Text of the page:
Muscle Building Works Perfectly With A Vegan Diet

Muscles need proteins. Everyone knows that. But can a vegan diet also provide enough and, above all, the right proteins? Many athletes swear by whey protein because they believe there is nothing better. However, a recent study shows that purely plant-based protein fuels muscle growth just as much as the tried and tested whey protein. So if you want a muscular body, you can do it perfectly with a vegan diet.

Building muscle with a vegan diet

Muscle building and a vegan diet are opposites for many people. The two seem incompatible to her. After all, muscles need protein – and protein of the highest quality.

But animal proteins are not the only proteins that the body can use to build muscle.

A vegan diet can also provide proteins of the highest quality and in the required amounts. A vegan diet can therefore be an excellent way to promote muscle growth.

Which protein builds muscle?

Whey protein is the favorite protein of many athletes. Whey protein is a milk product and is considered to be a very easily digestible protein with one of the highest biological values.

Until now, it was believed that a vegan, i.e. purely plant-based protein, could never match the muscle-building properties of whey protein.

However, a University of Tampa/Florida study published in Nutrition Journal in June 2013 showed otherwise…

Whey Protein or Vegan Protein?

According to this study, a high-quality vegan protein (rice protein) promotes successful muscle building just as well as the legendary whey protein.

The aim of this study was to find out whether rice protein – consumed after a workout – can shorten the recovery period in a similar way to whey protein. It should also be clarified to what extent vegan protein – compared to whey protein – is able to influence the fat and muscle parts of the body.

The study: building muscle with vegan protein

24 young and well-trained men made themselves available for the study. They were divided into two groups.

Group 1 ate 48 grams of rice protein as a dietary supplement on training days. Group 2 took the same amount of whey protein. The proteins were always consumed immediately after training.

Both groups trained 3 days a week for 8 weeks.

Before and after the training sessions, the duration of the recovery phase, the degree of muscle soreness, and the time when the participants were ready for the next training session were examined.

Muscle strength was also determined with ultrasound and body composition with dual X-ray absorptiometry.

Bench press and leg press results were also recorded at weeks 0, 4, and 8.

Rice protein is just as good as whey protein!

When the data from both groups were compared, no differences were found.

The recovery phases were of the same length, the sore muscles were equally pronounced and the readiness for action was also restored after identical periods of time.

Even the so-called lean body mass, muscle mass, and strength increased equally in all participants, while the body fat percentage also decreased to a similar extent in all participants.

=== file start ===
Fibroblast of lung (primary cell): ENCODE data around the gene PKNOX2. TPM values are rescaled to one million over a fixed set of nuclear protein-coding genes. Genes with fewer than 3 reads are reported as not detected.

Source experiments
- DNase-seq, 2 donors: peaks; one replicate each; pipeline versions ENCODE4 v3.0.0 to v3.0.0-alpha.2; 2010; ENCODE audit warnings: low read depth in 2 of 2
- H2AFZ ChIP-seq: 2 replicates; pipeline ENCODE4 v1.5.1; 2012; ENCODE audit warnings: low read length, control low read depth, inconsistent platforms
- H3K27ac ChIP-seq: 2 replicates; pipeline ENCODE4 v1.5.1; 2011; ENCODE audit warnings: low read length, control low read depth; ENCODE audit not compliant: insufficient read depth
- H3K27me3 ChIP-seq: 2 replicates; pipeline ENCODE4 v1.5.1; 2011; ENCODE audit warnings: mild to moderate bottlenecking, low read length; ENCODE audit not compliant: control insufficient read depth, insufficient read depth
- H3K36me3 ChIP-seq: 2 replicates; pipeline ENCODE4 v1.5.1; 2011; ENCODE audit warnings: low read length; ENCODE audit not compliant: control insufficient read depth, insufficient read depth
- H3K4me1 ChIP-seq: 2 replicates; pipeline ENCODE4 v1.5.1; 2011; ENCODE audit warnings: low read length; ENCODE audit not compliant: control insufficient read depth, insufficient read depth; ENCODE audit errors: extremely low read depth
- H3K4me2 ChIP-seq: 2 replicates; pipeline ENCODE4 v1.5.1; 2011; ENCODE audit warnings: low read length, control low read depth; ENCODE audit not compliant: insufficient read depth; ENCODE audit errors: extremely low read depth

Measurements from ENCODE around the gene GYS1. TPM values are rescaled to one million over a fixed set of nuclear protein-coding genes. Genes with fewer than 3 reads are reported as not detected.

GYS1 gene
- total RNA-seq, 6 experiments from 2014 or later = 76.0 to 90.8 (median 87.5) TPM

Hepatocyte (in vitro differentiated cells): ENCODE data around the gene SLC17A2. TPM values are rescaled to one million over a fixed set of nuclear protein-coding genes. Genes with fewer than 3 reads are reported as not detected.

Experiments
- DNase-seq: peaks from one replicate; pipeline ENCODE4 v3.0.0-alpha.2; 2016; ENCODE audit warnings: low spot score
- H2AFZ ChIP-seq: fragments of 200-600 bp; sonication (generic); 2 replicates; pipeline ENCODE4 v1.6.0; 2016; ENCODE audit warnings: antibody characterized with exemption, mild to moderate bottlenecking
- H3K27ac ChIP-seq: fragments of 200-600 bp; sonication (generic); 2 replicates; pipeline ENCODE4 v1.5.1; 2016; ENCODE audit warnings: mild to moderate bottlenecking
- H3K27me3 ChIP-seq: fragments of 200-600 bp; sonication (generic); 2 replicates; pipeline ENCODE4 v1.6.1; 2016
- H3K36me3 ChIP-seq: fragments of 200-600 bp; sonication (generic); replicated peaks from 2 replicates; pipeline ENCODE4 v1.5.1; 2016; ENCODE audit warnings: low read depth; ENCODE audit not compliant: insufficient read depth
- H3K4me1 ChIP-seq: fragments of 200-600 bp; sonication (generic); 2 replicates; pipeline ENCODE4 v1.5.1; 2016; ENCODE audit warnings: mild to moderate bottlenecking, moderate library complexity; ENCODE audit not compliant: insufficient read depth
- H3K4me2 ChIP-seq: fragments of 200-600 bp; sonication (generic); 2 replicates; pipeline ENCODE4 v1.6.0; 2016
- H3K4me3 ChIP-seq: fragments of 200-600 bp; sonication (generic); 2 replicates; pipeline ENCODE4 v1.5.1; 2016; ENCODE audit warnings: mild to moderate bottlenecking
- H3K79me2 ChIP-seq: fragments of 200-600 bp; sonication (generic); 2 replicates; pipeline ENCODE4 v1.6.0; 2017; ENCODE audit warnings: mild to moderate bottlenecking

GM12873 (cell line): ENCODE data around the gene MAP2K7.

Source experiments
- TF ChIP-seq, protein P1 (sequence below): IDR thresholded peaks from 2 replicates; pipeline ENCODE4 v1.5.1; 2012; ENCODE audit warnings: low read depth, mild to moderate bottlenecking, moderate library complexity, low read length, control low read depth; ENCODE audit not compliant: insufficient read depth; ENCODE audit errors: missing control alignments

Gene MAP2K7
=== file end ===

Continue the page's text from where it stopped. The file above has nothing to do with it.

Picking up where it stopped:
The conclusion of the study was therefore that both proteins – rice and whey protein – could improve body composition and exercise performance in exactly the same way. Therefore, no differences could be found between the two groups.

Vegan Diet: Perfect for building muscle

Consequently, even the perfectionist bodybuilder has no reason to insist on whey protein.

And vegan athletes can also sit back and relax. You can completely rely on the purely plant-based protein supply of your vegan diet – without having to resort to the controversial soy protein.

And if you believe that your vegan diet contains too little protein, then – as practiced in the study mentioned – reach for a vegan protein that can supplement your diet in a very targeted manner.

Recommended protein combinations

Rice protein, hemp protein, pea protein, or the basic lupine protein are available. Plant-based protein MIXES are also recommended since the amino acid profiles of the individual proteins complement each other, which further improves the biological value of the protein.

Very good protein combinations are, for example, the following (roughly in a ratio of 30:70):

  • Pea Protein and Rice Protein (This mix is ​​already commercially available: The Tinder Proteins)
  • lupine protein and rice protein

Legumes are rich in precisely the amino acid (lysine) that is found in slightly lower amounts in cereal proteins such as rice protein. At the same time, the rice protein in turn provides high levels of the amino acids cysteine ​​and methionine, which are not quite as rich in legume proteins.

If you not only want to supply yourself with proteins but also with valuable omega-3 fatty acids, with easily digestible roughage as well as with minerals and trace elements, then hemp protein would be an excellent solution.

Although its protein content is lower than that of the other plant proteins mentioned, the protein quality is so high (very similar to human protein) that this aspect, together with all the nutrients and micronutrients it contains, makes up for the lower protein content.

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Written by Bella Adams

I'm a professionally-trained, executive chef with over ten years in Restaurant Culinary and hospitality management. Experienced in specialized diets, including Vegetarian, Vegan, Raw foods, whole food, plant-based, allergy-friendly, farm-to-table, and more. Outside of the kitchen, I write about lifestyle factors that impact well-being.

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